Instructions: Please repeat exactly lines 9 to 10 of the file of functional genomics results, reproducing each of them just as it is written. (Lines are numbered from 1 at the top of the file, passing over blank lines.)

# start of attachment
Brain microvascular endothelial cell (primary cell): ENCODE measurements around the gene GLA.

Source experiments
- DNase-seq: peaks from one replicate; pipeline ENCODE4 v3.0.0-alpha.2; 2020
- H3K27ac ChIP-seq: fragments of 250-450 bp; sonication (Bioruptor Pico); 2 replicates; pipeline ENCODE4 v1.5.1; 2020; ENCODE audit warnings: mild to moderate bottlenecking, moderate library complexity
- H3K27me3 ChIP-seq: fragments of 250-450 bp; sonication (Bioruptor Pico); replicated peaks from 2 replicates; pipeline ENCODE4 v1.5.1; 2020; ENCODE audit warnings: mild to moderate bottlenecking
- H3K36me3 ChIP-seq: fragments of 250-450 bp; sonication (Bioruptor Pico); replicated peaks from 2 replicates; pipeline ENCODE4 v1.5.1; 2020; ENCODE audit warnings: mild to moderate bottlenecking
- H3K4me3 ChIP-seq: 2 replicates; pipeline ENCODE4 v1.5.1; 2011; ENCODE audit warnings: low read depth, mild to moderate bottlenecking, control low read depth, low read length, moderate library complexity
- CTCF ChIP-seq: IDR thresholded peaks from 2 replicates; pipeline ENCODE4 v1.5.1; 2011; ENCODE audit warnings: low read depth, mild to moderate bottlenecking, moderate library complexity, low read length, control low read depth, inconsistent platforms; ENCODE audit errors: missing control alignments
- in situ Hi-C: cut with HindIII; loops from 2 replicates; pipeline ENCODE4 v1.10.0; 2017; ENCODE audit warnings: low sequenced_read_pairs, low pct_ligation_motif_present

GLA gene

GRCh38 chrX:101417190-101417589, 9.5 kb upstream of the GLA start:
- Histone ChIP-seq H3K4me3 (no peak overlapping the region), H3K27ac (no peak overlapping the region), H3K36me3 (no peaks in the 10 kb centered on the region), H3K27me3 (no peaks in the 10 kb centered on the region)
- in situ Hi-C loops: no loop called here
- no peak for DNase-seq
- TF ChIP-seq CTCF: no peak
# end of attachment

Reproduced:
- in situ Hi-C: cut with HindIII; loops from 2 replicates; pipeline ENCODE4 v1.10.0; 2017; ENCODE audit warnings: low sequenced_read_pairs, low pct_ligation_motif_present

GLA gene